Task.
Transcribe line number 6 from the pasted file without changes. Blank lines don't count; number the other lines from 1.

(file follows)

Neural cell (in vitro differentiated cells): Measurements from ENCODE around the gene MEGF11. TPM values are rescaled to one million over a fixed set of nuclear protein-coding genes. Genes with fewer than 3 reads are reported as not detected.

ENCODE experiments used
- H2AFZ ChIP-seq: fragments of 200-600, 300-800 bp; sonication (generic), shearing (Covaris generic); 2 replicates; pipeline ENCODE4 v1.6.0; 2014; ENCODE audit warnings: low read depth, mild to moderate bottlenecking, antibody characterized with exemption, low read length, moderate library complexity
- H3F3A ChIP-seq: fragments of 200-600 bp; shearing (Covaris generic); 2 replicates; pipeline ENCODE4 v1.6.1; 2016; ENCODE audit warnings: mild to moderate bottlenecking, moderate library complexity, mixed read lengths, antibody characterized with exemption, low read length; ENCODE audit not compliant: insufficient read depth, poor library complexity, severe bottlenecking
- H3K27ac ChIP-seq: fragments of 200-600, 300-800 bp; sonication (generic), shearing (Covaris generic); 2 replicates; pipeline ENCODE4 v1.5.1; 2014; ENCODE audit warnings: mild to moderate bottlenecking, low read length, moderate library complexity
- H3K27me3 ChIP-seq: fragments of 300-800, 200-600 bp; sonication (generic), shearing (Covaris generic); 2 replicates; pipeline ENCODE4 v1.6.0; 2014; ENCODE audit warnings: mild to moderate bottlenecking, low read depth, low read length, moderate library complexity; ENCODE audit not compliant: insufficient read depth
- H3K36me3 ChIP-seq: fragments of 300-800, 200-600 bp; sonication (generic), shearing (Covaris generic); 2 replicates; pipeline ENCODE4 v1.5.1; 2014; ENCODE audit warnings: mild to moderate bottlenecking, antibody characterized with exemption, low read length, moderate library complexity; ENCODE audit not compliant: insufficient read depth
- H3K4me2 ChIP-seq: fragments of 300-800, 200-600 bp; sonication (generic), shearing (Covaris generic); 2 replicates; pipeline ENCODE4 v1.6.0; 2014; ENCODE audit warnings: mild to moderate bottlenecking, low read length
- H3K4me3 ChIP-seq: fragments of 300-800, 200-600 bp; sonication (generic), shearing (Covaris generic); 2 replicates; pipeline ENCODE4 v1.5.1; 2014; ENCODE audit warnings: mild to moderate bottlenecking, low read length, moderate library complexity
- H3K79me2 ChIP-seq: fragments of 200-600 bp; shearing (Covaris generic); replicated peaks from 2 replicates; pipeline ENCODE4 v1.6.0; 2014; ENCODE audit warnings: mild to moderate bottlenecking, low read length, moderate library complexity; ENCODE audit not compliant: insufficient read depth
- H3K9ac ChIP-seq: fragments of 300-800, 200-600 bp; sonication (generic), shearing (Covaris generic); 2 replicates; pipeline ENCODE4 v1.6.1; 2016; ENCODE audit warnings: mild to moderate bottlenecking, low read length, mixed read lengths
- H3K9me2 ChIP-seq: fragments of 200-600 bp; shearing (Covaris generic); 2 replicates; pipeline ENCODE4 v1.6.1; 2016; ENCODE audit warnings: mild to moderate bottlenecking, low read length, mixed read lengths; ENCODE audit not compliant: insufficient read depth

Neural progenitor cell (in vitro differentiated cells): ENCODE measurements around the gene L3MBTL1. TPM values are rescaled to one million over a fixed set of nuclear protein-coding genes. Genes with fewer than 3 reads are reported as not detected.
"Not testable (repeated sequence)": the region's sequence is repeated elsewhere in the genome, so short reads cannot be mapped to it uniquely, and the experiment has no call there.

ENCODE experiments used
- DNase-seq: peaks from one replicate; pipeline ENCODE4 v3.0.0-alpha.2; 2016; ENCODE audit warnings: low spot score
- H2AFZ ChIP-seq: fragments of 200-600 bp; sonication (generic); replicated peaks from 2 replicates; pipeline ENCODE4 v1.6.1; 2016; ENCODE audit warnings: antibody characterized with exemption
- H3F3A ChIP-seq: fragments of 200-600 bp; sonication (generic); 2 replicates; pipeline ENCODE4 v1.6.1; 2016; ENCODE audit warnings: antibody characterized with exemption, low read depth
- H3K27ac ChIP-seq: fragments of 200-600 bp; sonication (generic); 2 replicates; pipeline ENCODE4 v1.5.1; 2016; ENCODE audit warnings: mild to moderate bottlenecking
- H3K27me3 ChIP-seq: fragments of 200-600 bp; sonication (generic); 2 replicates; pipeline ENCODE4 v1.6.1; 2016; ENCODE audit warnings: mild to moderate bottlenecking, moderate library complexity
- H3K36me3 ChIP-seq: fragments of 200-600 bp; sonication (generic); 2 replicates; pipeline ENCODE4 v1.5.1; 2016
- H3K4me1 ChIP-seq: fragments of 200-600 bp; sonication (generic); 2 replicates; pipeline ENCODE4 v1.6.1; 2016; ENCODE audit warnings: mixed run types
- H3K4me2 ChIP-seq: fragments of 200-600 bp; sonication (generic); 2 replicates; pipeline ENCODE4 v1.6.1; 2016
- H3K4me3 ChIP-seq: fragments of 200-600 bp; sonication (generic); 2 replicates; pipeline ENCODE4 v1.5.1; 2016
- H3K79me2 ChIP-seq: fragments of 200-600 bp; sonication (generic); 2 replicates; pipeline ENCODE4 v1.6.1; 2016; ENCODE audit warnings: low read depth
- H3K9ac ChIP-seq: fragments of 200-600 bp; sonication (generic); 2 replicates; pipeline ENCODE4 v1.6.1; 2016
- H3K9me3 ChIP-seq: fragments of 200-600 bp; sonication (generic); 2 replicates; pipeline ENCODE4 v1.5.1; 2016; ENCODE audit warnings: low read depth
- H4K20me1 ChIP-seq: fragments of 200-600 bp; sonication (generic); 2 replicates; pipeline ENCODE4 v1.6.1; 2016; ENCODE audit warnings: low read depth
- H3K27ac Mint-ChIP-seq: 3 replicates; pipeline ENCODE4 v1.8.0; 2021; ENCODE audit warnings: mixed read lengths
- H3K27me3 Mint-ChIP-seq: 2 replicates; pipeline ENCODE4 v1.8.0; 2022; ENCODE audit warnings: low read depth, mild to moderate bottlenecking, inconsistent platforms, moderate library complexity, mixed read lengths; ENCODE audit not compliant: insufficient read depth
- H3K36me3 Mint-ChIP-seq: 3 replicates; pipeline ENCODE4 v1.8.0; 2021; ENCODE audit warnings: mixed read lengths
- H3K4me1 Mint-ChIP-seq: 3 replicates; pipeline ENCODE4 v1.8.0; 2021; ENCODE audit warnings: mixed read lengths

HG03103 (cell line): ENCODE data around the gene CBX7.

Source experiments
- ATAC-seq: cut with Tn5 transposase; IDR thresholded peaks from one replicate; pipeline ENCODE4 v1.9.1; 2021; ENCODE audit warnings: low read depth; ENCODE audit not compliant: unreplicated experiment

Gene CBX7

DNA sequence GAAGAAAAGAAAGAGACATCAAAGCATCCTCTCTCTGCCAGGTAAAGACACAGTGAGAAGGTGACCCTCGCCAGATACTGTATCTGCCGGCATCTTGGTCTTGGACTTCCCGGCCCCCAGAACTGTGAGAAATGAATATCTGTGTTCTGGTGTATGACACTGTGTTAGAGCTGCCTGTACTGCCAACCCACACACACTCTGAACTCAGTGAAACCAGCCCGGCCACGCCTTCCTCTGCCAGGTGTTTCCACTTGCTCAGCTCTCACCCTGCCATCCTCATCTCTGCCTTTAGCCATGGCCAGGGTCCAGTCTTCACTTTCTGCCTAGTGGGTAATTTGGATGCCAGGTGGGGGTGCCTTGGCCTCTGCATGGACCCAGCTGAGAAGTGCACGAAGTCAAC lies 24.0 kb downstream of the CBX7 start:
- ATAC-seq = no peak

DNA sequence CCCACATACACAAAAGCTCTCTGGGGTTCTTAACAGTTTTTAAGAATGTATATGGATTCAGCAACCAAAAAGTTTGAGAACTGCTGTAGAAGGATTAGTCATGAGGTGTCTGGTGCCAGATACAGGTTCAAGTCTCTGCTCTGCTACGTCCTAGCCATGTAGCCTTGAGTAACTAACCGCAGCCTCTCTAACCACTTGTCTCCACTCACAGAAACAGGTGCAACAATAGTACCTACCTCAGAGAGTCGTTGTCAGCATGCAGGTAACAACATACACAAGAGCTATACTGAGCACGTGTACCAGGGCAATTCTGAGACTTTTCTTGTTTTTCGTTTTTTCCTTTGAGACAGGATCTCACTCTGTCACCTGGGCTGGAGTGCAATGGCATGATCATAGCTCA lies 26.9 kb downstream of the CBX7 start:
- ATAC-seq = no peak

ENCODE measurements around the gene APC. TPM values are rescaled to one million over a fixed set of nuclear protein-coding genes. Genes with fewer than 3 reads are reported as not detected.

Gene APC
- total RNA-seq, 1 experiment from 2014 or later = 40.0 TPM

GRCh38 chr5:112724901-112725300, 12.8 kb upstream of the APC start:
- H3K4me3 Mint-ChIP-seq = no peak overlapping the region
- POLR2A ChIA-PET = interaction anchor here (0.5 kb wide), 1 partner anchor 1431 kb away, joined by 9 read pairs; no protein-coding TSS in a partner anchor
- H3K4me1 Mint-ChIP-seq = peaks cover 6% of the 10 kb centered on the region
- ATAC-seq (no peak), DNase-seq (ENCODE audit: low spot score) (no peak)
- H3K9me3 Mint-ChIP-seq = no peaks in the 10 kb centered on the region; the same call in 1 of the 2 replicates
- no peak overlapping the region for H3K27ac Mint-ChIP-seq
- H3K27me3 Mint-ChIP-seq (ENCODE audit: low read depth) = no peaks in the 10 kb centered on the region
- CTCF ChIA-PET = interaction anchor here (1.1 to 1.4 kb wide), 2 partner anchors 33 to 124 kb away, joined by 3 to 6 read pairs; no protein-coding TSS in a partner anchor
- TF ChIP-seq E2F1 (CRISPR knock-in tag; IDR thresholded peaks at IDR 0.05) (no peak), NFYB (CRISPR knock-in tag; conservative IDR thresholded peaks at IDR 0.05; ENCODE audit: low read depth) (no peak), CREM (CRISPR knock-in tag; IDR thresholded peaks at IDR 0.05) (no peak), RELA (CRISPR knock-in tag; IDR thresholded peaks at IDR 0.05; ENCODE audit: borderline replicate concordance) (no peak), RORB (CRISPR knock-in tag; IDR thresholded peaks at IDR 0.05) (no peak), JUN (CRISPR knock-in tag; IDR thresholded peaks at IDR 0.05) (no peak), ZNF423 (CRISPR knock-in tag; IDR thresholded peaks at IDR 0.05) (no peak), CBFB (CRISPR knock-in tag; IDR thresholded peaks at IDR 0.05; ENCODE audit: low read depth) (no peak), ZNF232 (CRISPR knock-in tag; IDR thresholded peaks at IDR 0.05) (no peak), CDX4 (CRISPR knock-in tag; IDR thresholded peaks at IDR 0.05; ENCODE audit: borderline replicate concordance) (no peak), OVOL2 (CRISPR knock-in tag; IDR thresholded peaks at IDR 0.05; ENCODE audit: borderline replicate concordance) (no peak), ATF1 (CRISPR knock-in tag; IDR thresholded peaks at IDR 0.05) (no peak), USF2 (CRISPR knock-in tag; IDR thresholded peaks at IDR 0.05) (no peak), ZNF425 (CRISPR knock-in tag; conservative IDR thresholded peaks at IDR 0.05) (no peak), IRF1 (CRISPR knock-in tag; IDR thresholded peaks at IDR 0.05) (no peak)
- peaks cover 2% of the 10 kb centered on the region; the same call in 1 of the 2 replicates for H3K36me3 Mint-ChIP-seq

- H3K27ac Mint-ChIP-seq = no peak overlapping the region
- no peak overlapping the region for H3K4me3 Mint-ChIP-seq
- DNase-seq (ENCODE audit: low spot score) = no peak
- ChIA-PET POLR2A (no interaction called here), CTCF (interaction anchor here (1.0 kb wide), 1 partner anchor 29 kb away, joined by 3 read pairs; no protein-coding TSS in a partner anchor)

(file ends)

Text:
- H3K27me3 ChIP-seq: fragments of 300-800, 200-600 bp; sonication (generic), shearing (Covaris generic); 2 replicates; pipeline ENCODE4 v1.6.0; 2014; ENCODE audit warnings: mild to moderate bottlenecking, low read depth, low read length, moderate library complexity; ENCODE audit not compliant: insufficient read depth